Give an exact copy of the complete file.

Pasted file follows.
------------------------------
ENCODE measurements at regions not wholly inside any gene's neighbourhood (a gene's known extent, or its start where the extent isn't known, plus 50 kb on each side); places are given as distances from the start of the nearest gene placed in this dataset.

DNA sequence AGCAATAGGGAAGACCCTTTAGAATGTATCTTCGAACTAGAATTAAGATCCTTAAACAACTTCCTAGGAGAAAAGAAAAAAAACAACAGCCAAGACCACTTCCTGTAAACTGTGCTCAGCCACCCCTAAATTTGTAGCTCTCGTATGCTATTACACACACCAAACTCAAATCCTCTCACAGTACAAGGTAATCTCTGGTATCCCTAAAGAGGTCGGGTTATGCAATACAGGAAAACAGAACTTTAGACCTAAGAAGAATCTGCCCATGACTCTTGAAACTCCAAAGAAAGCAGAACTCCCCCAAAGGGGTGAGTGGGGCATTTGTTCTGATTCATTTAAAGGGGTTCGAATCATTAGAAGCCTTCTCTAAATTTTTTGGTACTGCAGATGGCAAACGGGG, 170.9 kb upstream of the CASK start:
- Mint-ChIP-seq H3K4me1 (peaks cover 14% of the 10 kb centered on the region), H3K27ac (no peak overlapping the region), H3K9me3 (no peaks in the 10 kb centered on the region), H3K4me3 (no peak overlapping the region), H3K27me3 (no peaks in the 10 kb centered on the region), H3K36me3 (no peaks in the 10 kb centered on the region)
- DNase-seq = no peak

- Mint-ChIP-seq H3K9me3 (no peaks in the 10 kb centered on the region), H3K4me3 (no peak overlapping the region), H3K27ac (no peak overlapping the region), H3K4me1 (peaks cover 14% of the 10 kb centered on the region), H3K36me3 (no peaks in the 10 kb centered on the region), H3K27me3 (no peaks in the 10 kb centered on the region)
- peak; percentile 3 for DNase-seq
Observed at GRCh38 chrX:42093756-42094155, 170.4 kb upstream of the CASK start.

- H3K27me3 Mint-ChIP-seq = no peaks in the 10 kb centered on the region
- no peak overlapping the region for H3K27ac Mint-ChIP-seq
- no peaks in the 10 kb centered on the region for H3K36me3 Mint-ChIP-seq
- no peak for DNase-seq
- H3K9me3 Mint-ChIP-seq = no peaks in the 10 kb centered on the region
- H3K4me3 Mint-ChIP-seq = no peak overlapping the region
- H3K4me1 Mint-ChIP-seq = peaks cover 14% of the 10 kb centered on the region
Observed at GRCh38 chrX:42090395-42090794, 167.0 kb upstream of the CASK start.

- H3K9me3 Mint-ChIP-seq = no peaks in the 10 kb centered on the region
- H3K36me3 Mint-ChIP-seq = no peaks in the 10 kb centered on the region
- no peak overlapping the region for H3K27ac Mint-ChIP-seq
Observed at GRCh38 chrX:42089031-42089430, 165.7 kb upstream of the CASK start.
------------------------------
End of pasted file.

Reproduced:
ENCODE measurements at regions not wholly inside any gene's neighbourhood (a gene's known extent, or its start where the extent isn't known, plus 50 kb on each side); places are given as distances from the start of the nearest gene placed in this dataset.

DNA sequence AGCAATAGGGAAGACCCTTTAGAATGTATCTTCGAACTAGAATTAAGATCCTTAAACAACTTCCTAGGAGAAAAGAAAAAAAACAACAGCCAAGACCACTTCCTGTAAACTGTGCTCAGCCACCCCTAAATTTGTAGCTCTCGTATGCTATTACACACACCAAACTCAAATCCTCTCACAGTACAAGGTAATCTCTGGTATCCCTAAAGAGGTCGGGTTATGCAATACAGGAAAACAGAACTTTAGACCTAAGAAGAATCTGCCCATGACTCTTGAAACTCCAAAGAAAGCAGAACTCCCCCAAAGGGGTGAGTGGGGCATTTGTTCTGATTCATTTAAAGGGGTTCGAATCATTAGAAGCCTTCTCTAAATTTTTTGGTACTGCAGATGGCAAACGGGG, 170.9 kb upstream of the CASK start:
- Mint-ChIP-seq H3K4me1 (peaks cover 14% of the 10 kb centered on the region), H3K27ac (no peak overlapping the region), H3K9me3 (no peaks in the 10 kb centered on the region), H3K4me3 (no peak overlapping the region), H3K27me3 (no peaks in the 10 kb centered on the region), H3K36me3 (no peaks in the 10 kb centered on the region)
- DNase-seq = no peak

- Mint-ChIP-seq H3K9me3 (no peaks in the 10 kb centered on the region), H3K4me3 (no peak overlapping the region), H3K27ac (no peak overlapping the region), H3K4me1 (peaks cover 14% of the 10 kb centered on the region), H3K36me3 (no peaks in the 10 kb centered on the region), H3K27me3 (no peaks in the 10 kb centered on the region)
- peak; percentile 3 for DNase-seq
Observed at GRCh38 chrX:42093756-42094155, 170.4 kb upstream of the CASK start.

- H3K27me3 Mint-ChIP-seq = no peaks in the 10 kb centered on the region
- no peak overlapping the region for H3K27ac Mint-ChIP-seq
- no peaks in the 10 kb centered on the region for H3K36me3 Mint-ChIP-seq
- no peak for DNase-seq
- H3K9me3 Mint-ChIP-seq = no peaks in the 10 kb centered on the region
- H3K4me3 Mint-ChIP-seq = no peak overlapping the region
- H3K4me1 Mint-ChIP-seq = peaks cover 14% of the 10 kb centered on the region
Observed at GRCh38 chrX:42090395-42090794, 167.0 kb upstream of the CASK start.

- H3K9me3 Mint-ChIP-seq = no peaks in the 10 kb centered on the region
- H3K36me3 Mint-ChIP-seq = no peaks in the 10 kb centered on the region
- no peak overlapping the region for H3K27ac Mint-ChIP-seq
Observed at GRCh38 chrX:42089031-42089430, 165.7 kb upstream of the CASK start.